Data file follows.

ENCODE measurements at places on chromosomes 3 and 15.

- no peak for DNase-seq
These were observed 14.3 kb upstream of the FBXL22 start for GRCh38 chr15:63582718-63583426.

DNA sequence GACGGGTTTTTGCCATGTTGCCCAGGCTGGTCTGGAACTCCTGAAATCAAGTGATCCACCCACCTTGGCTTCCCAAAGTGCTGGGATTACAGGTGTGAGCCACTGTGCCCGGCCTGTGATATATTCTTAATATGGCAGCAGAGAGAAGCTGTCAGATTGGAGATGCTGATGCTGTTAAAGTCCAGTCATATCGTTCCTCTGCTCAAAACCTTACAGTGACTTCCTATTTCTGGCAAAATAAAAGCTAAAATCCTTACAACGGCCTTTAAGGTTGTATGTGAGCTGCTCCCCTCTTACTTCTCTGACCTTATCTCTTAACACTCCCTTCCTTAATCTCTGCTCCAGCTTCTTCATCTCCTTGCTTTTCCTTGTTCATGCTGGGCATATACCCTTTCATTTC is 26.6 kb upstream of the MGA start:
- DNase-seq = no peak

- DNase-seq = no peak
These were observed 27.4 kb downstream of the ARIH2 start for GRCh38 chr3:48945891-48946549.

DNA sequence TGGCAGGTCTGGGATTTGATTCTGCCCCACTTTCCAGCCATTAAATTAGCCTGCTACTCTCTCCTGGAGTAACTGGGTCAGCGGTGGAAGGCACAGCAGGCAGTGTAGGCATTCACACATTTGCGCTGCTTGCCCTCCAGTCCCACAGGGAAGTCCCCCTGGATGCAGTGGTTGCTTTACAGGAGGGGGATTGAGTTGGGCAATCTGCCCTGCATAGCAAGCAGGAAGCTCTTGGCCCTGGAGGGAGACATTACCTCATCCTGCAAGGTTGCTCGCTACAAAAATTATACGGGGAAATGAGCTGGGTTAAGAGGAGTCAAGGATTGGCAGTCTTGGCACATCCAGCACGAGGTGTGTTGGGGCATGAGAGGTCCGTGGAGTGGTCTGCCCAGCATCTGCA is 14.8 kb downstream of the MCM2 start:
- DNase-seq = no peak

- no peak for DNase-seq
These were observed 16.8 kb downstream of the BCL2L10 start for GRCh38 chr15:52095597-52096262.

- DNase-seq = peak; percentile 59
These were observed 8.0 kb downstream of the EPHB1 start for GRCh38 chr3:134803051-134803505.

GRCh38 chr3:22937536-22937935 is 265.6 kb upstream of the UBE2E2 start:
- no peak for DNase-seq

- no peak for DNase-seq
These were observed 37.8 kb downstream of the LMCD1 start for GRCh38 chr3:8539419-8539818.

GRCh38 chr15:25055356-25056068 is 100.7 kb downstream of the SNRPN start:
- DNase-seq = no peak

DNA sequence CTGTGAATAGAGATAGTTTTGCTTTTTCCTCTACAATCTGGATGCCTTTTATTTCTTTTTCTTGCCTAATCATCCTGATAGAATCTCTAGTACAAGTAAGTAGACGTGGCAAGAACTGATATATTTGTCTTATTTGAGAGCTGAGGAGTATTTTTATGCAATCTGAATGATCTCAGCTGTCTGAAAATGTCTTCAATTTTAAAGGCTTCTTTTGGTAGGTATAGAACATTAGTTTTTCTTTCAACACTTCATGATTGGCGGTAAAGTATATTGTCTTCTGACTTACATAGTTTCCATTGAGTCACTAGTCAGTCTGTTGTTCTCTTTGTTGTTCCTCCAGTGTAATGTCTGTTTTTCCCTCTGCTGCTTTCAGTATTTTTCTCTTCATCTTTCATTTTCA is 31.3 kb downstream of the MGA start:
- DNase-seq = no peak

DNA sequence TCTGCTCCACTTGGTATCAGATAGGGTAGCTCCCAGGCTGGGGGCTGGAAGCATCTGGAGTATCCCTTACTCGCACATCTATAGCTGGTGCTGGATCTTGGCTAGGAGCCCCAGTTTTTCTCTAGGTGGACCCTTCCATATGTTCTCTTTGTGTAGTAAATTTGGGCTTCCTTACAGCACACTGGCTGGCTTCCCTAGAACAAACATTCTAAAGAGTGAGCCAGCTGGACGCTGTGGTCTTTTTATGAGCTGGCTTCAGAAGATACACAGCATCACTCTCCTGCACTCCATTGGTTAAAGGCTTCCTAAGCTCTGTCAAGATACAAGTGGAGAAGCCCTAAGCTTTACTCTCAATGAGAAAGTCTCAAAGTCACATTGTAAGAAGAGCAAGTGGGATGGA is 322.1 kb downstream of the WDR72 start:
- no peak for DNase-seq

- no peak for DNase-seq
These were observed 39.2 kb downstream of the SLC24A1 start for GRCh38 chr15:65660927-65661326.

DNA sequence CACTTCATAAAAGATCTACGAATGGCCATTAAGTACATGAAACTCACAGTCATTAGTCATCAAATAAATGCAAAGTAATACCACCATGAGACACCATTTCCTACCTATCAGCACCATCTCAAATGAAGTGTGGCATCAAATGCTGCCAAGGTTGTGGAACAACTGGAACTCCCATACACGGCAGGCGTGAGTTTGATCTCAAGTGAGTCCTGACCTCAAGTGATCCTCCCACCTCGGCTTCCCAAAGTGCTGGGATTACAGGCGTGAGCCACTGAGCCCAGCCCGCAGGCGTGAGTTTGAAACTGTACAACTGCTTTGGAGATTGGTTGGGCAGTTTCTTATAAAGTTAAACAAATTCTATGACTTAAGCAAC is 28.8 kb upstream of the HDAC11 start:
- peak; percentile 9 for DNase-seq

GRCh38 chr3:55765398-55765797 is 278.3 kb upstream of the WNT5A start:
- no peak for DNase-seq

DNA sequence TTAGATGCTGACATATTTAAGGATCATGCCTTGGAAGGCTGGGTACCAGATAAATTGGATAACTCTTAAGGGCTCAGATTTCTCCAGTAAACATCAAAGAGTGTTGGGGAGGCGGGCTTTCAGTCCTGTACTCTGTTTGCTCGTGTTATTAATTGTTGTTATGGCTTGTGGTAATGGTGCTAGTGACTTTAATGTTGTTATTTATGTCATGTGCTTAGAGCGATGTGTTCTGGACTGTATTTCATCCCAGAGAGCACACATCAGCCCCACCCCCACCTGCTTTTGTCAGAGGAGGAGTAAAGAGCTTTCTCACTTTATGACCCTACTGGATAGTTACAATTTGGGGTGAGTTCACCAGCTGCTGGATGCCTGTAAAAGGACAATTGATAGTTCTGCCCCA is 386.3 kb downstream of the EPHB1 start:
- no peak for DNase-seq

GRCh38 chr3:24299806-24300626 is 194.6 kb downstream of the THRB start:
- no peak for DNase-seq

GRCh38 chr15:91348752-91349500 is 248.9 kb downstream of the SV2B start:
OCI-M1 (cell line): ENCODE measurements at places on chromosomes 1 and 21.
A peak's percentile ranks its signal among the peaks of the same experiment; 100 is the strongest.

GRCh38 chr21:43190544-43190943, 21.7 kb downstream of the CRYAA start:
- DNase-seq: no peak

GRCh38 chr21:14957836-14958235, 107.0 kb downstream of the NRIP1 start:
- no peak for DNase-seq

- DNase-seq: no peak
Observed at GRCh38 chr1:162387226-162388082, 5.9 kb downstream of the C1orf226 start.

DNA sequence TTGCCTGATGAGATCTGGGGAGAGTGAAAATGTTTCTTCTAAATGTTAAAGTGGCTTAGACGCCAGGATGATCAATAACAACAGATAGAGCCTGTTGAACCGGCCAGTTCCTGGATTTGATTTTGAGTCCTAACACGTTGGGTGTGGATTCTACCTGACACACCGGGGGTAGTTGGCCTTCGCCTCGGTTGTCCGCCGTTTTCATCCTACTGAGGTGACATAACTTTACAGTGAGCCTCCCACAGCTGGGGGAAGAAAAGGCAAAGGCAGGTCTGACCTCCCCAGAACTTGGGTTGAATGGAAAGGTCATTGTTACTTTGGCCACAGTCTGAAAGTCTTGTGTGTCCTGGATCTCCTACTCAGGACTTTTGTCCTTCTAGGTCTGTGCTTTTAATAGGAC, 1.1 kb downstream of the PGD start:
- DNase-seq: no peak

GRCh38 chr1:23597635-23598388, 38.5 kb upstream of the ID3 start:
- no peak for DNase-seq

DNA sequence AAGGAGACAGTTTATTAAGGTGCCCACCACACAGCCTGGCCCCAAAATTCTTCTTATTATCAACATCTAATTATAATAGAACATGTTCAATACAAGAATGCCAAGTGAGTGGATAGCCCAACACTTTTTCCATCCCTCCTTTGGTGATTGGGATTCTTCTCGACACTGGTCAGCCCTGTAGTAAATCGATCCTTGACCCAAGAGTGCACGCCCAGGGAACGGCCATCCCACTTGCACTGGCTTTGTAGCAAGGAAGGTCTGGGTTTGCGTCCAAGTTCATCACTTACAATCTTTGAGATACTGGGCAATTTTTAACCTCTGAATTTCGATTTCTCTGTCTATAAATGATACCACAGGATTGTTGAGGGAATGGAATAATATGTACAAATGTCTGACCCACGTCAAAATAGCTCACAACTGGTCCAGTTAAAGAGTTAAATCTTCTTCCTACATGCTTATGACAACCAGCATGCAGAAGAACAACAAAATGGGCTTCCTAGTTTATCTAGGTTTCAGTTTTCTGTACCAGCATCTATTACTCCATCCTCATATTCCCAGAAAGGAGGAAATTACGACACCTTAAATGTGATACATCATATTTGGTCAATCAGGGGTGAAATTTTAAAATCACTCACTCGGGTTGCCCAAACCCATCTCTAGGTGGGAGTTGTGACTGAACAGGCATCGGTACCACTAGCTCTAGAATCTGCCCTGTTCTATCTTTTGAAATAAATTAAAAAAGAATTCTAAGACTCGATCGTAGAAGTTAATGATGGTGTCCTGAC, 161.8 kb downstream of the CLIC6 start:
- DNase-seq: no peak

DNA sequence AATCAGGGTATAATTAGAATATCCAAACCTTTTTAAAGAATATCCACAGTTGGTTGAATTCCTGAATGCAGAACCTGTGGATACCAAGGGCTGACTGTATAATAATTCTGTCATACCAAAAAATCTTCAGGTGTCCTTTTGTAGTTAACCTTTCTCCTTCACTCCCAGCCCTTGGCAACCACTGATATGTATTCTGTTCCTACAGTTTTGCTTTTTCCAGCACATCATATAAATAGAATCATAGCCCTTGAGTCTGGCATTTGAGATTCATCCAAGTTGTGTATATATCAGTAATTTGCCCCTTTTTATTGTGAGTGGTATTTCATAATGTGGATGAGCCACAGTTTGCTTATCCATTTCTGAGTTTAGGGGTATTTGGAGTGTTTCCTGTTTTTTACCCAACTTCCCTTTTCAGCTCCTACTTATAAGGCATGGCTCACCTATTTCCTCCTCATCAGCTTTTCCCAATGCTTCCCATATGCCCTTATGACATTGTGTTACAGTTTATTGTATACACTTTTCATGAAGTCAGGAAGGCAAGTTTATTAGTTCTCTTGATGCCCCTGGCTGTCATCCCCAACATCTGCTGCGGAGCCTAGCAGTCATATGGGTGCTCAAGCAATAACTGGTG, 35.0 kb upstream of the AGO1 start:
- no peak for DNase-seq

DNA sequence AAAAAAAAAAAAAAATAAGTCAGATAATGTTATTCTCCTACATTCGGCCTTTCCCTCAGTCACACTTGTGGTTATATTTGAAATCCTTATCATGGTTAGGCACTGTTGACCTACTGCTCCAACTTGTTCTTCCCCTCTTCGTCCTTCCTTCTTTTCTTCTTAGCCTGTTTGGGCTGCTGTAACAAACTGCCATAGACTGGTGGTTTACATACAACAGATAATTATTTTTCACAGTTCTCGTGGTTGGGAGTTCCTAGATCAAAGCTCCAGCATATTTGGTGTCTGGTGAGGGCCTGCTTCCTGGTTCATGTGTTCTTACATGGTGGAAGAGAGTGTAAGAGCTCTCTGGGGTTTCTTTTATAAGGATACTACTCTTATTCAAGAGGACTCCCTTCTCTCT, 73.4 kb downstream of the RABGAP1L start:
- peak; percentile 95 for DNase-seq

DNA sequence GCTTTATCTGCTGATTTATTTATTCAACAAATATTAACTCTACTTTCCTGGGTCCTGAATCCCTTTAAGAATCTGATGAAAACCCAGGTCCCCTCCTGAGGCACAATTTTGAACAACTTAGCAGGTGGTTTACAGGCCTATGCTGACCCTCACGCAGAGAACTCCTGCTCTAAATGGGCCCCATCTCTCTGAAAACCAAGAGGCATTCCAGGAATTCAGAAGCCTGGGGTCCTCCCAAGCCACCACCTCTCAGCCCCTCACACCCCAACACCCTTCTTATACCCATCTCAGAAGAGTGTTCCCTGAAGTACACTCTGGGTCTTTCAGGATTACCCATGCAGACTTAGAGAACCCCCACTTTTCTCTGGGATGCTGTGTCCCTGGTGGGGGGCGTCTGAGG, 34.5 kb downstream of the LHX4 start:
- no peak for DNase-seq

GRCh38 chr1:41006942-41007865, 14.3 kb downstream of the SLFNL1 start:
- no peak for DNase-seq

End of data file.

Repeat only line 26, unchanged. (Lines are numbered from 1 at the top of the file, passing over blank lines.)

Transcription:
DNA sequence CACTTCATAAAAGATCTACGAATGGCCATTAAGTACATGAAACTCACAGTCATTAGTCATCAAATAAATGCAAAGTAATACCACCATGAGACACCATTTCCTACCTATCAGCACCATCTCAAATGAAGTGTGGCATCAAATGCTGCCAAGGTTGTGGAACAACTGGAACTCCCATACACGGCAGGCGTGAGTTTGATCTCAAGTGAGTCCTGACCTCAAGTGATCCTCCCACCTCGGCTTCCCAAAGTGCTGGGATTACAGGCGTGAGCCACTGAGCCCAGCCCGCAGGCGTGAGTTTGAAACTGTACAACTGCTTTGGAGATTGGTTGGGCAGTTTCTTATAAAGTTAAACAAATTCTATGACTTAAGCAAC is 28.8 kb upstream of the HDAC11 start: